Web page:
Does using roadside assistance increase insurance rates?

Some car insurance companies report roadside assistance claims to ChoicePoint, a company in Alpharetta, Ga., that collects claims information for the auto insurance industry.

When you have multiple claims, this information can go to ChoicePoint and may eventually be viewed by other auto insurers. But does roadside assistance count as a claim, and can it affect rates?

Roadside assistance claims are considered claims, but state rules vary in terms of whether – and how – your provider is allowed to penalize you for making an insurance claim, Bach says. Multiple roadside assistance claims in a short period could cause some insurance companies to raise your rates, she says.

"When you file claims, insurance companies look at their frequency, severity and who's at fault," Bach says.

Roadside assistance claims usually aren't severe. But if they're frequent, it tells your insurance company that your car isn't in great shape.

Can your car insurance be canceled because of roadside assistance claims?

Will you lose coverage for excessive roadside claims? Bach says it's difficult to know because insurers combine claims information with many other factors when deciding who to cover and at what rates. Such factors include the driver's age, sex, city, vehicle and credit history.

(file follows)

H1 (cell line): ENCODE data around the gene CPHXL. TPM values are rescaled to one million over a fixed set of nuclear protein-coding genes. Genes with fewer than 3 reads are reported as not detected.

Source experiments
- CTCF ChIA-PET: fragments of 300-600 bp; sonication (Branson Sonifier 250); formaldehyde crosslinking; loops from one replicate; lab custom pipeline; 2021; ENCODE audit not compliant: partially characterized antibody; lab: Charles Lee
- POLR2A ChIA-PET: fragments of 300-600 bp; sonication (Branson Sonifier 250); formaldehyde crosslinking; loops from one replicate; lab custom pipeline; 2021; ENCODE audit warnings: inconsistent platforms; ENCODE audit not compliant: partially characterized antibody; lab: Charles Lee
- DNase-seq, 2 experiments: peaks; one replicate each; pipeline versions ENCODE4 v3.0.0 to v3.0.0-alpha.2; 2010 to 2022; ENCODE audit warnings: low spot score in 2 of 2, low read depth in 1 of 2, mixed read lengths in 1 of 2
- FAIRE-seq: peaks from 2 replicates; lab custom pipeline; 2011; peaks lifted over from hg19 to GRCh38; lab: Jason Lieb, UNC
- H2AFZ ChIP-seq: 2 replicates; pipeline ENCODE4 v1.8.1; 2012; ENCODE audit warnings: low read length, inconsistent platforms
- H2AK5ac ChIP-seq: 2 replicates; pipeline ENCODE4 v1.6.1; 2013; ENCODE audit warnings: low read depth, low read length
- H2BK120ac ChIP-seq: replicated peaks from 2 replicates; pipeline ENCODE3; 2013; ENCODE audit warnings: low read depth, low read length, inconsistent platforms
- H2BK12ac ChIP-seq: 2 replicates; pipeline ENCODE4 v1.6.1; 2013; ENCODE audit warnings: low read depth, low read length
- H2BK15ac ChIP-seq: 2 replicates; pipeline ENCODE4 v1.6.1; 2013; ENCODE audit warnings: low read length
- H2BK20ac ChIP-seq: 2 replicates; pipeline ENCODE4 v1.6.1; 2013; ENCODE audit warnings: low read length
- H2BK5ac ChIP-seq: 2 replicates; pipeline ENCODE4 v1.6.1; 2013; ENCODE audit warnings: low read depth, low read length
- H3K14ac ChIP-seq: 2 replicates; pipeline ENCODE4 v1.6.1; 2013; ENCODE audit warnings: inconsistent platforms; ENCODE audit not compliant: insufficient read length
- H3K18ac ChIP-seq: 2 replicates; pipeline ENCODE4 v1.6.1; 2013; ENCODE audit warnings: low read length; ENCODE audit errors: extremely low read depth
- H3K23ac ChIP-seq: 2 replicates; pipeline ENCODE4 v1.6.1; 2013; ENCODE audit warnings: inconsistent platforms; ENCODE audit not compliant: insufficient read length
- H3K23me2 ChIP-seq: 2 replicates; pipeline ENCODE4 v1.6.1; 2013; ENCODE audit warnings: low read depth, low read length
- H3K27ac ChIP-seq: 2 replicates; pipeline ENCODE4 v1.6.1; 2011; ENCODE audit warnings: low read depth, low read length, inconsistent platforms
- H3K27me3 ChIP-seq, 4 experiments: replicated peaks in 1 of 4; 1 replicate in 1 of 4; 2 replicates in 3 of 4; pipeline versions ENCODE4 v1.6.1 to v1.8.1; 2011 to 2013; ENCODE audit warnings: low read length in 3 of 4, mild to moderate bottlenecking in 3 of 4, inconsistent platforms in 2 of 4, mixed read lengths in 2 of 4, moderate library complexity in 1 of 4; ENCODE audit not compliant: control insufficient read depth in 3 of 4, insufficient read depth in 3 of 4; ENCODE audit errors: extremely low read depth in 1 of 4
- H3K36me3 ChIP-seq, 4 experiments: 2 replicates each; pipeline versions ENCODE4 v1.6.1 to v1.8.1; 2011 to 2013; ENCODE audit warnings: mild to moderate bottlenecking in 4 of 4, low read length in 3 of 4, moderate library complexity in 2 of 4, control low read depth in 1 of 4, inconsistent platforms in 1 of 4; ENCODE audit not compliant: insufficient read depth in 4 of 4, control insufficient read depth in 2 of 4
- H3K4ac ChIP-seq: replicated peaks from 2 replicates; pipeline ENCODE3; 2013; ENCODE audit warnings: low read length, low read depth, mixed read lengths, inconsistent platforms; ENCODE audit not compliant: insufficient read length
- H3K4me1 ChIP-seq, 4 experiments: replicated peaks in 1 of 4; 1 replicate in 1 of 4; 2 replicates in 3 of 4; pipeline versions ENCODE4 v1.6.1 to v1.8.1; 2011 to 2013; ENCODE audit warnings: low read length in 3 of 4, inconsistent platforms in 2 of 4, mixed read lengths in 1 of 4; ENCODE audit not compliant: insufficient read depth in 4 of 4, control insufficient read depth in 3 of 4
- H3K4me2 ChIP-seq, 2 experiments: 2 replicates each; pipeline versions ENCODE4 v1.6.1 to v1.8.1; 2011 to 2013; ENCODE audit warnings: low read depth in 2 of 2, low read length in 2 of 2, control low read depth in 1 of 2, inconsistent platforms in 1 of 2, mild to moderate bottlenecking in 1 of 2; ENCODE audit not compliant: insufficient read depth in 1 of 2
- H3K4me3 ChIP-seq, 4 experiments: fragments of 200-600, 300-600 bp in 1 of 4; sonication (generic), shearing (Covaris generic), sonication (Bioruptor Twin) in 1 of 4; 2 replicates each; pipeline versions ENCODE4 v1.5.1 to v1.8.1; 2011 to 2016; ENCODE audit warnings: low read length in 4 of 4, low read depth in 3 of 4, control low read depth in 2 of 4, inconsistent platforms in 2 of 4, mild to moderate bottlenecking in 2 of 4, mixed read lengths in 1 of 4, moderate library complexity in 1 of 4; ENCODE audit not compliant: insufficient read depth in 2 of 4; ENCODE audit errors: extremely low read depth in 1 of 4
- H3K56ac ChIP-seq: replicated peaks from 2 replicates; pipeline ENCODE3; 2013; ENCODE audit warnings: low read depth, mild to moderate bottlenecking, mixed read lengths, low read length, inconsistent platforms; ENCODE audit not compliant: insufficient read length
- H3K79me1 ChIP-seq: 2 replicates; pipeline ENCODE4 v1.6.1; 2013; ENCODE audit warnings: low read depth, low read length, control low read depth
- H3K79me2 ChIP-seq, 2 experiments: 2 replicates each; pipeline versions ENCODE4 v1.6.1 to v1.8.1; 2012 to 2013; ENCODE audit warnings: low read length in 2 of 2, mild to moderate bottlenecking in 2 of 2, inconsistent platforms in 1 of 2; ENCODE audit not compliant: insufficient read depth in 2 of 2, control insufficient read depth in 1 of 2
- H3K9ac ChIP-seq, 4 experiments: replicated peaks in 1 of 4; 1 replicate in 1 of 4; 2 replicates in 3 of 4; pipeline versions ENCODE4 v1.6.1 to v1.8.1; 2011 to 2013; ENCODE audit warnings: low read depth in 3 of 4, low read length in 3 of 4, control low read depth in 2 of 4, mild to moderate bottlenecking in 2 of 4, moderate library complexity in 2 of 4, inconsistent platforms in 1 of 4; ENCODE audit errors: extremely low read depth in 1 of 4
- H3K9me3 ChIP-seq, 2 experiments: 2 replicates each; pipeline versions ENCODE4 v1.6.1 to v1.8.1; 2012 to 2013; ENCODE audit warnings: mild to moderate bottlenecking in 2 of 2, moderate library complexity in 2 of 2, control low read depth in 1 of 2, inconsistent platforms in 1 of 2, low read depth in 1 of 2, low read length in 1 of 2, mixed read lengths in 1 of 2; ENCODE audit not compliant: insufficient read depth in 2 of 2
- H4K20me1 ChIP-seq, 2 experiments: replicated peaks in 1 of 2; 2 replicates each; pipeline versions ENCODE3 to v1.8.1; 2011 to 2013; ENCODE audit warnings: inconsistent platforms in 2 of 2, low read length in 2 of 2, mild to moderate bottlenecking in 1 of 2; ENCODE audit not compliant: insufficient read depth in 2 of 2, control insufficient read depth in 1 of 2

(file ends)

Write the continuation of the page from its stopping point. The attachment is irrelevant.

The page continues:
To be safe, contact your insurance agent or representative to fask whether multiple roadside assistance claims could affect your rates or coverage.

Although car insurance companies don't penalize drivers for making multiple claims, Bach says many policyholders may fear using their roadside assistance services.

"Many people believe it's best to fly under their insurance company's radar by not filing a claim," she says.

However, paying for coverage but not using it doesn't make financial sense, Bach says.

Limitations of car insurance with roadside assistance

Roadside assistance plans from auto insurance companies often cover the vehicle instead of the driver. So, drivers with this type of coverage can't call their insurance company for roadside help if they are driving a friend's vehicle and it breaks down.

By contrast, assistance plans from organizations such as AAA cover the member who belongs to the program. That means members can call for assistance no matter which vehicle they're traveling in.

For example, how does roadside assistance work if your teenage child is a passenger in a car driven by someone else and the car has a flat tire? Your auto insurance roadside assistance likely won't help, but a motor club membership would.

"If your teenager is covered under a roadside assistance plan that follows the customer, instead of the car, then your teen could still get roadside assistance help, even though the vehicle does not belong to them," says Christie Hyde, an AAA spokesperson.

Additionally, claims with a motor club will not affect your car insurance rates.

That said, roadside assistance costs less with car insurance, often only a few dollars over a six-month term. For most drivers, it's a worthwhile addition.